Mexicans and Puerto Ricans, for example, have far higher rates of diabetes than non-Hispanic Whites, but Cubans and other Latinos are at only slightly elevated risk. Most Hispanic patients are less likely to develop COPD than Whites (perhaps because fewer of them smoke), but Puerto Ricans are an exception. Asthma is quite low among Mexicans, somewhat higher among Cubans and some other Latinos, and highest for Puerto Ricans.
Health may be further affected by income, age, generational status, and even by the number of years a Latino has lived in America. For the most part, with more acculturation, Latinos increase their education, income, occupational status, and fluency in English. Not all of the changes are beneficial, however. For instance, the longer they live in America, the more Latinos decrease their fiber consumption and increase their use of alcohol and cigarettes. Often, then, foreign-born Latinos are healthier than their American-born cohorts.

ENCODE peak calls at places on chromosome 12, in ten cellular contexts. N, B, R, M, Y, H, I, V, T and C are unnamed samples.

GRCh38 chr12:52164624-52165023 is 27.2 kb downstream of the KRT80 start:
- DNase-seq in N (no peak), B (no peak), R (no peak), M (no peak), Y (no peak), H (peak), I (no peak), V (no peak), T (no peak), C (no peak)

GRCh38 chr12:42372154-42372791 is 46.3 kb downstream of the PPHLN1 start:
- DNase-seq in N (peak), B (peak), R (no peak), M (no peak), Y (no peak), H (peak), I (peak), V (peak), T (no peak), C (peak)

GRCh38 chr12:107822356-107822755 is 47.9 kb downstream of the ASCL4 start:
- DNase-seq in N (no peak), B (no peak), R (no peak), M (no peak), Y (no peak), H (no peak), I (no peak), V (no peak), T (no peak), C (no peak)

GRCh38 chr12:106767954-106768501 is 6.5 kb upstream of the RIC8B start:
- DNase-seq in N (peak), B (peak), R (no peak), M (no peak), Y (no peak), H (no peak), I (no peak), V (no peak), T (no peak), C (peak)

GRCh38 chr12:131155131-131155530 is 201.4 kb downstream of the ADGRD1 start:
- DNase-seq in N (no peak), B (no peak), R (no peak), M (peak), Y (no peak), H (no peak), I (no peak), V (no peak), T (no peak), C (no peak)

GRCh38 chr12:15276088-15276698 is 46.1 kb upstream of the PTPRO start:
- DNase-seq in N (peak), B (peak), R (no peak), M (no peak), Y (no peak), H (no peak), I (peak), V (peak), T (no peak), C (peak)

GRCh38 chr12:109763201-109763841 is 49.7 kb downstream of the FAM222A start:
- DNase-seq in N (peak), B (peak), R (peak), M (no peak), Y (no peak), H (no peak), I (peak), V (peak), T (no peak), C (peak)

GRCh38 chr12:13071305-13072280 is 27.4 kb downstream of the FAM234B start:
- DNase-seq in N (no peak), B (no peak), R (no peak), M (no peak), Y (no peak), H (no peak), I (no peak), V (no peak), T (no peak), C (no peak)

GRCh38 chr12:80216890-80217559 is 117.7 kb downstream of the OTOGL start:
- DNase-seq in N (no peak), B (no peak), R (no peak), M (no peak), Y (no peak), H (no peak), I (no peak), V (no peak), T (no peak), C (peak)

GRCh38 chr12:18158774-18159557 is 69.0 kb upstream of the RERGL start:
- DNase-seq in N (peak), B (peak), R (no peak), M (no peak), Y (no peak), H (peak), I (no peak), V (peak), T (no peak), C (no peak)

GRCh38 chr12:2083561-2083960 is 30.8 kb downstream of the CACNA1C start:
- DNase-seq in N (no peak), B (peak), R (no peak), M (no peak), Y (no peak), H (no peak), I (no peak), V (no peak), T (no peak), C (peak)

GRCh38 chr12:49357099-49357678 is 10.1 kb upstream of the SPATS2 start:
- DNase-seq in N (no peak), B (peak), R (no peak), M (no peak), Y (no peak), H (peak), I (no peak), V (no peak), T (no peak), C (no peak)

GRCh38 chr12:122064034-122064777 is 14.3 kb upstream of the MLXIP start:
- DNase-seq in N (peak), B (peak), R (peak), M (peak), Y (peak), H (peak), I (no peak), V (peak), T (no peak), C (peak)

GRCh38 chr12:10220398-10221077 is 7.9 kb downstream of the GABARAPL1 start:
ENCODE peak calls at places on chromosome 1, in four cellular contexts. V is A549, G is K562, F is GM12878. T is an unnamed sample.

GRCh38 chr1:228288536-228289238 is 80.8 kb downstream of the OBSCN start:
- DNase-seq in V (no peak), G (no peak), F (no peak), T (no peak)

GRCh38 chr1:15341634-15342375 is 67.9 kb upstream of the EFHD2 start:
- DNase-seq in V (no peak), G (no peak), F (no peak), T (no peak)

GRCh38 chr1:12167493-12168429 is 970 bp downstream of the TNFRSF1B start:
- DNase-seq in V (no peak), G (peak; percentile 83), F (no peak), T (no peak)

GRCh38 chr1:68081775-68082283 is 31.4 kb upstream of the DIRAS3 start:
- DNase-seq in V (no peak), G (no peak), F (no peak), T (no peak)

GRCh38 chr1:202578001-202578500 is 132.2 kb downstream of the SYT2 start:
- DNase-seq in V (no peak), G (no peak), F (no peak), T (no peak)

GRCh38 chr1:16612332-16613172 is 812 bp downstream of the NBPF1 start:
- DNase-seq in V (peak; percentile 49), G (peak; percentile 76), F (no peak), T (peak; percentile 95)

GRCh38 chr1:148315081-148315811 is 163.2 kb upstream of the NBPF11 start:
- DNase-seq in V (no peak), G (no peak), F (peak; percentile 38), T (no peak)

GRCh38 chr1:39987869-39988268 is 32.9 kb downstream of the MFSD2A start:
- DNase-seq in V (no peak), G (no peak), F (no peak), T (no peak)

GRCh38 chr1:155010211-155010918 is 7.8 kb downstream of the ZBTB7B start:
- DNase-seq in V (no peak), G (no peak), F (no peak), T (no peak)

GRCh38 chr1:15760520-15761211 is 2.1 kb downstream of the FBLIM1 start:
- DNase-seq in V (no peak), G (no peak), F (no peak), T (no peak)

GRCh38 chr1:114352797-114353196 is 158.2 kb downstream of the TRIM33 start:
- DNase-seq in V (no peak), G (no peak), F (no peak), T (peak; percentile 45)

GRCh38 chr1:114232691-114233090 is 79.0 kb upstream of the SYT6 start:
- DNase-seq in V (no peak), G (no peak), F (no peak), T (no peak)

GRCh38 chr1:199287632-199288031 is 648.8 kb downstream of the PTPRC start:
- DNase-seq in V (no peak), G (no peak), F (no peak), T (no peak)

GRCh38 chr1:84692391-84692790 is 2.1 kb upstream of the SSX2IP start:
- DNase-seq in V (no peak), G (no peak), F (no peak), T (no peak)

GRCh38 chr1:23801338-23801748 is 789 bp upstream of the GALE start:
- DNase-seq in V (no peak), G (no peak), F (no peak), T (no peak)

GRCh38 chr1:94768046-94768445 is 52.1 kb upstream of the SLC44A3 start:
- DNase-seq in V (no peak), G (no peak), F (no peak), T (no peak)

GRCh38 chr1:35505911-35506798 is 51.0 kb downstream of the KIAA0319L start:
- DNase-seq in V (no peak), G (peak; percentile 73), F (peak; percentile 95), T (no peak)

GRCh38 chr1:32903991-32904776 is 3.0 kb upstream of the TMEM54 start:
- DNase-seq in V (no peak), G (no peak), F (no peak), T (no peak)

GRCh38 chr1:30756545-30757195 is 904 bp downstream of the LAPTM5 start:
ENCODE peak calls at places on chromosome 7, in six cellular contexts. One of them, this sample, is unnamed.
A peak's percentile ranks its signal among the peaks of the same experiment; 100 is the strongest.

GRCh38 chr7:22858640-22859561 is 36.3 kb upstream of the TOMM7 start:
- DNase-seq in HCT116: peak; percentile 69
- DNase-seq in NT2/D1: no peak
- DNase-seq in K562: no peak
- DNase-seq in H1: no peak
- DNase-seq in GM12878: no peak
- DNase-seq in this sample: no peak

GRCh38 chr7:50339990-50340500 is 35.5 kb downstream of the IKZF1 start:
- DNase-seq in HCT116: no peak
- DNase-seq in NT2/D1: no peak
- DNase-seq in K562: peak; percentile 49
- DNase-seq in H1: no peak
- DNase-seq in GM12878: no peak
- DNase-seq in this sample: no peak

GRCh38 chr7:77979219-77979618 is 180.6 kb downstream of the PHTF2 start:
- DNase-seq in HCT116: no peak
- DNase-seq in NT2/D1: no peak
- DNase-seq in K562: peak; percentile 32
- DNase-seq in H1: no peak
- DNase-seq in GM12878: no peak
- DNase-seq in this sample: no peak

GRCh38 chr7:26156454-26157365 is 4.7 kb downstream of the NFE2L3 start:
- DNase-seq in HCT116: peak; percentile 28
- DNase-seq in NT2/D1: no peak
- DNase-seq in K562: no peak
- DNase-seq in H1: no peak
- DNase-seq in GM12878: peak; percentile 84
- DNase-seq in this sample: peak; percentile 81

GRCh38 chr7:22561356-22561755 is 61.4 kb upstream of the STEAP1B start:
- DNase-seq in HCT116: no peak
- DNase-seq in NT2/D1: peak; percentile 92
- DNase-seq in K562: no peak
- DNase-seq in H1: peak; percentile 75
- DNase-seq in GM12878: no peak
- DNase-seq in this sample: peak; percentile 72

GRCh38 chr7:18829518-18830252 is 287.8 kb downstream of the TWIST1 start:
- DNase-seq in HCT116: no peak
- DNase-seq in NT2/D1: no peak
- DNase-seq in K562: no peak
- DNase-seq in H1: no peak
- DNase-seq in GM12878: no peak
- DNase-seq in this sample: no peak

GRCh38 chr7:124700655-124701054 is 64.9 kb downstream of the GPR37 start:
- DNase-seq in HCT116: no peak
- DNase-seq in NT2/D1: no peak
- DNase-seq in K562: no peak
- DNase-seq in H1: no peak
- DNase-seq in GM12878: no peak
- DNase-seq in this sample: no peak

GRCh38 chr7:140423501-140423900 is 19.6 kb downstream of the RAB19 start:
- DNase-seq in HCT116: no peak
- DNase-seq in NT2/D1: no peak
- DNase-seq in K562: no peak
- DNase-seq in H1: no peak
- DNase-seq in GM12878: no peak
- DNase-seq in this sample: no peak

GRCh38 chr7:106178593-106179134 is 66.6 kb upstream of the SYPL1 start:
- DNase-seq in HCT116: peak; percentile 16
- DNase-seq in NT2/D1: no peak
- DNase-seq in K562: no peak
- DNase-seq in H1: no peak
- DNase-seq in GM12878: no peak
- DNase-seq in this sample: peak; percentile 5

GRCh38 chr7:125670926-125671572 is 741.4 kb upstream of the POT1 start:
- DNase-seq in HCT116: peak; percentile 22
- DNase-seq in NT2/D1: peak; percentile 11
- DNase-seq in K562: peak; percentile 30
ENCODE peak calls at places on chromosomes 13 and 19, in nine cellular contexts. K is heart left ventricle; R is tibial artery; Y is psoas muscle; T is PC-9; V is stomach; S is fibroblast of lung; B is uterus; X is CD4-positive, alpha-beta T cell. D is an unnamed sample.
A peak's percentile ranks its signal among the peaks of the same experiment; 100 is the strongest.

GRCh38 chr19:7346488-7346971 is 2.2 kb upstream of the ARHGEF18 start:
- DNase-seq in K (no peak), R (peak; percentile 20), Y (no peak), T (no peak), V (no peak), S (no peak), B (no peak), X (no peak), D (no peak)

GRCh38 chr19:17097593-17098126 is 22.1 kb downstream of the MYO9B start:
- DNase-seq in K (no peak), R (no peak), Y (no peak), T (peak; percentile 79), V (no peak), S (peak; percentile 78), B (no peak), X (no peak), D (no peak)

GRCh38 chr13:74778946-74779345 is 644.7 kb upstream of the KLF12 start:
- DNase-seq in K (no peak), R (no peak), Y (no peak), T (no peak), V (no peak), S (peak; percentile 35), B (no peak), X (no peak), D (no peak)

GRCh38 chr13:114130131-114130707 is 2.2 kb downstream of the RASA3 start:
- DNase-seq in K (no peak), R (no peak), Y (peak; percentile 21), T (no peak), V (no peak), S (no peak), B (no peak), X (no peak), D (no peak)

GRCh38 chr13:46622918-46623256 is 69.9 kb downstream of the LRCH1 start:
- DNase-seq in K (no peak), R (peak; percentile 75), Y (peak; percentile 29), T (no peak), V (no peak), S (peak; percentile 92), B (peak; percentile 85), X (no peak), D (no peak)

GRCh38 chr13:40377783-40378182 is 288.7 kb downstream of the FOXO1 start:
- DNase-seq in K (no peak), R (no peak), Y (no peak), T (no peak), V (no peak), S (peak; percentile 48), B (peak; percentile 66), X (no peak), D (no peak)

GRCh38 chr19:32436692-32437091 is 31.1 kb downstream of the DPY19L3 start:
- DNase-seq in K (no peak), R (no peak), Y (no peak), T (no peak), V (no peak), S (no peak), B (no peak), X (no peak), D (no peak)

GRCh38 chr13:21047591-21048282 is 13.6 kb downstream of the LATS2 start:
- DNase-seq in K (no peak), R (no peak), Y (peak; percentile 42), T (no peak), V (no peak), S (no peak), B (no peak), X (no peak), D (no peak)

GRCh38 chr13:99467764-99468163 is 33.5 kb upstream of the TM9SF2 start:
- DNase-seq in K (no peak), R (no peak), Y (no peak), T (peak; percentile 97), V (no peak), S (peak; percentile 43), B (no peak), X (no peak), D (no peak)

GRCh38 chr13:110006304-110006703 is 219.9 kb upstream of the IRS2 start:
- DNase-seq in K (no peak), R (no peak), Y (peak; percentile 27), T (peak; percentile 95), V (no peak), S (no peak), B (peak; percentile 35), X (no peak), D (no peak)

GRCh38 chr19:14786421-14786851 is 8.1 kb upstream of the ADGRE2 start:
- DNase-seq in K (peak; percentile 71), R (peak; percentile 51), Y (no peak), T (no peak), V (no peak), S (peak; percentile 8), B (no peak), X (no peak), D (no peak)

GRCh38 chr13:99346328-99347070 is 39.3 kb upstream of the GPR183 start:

To Latino patients who don't have good English skills, our health system can seem impenetrable. In an incident reported in Medical Economics in 1984 (and still referred to in cultural competency circles), a patient was brought into an ED in Florida accompanied by his Hispanic mother and girlfriend, who told the doctors and ED workers that he was "intoxicado"--by which they meant nauseous. The staff, who spoke no Spanish, assumed the man was drunk or on drugs. Two days later, still undiagnosed, he experienced respiratory arrest and was found to have multiple hematomas and brain stem compression. Left a quadriplegic, he sued the hospital, the paramedics, and the physicians involved in his case and was awarded a settlement that could eventually reach more than $70 million dollars.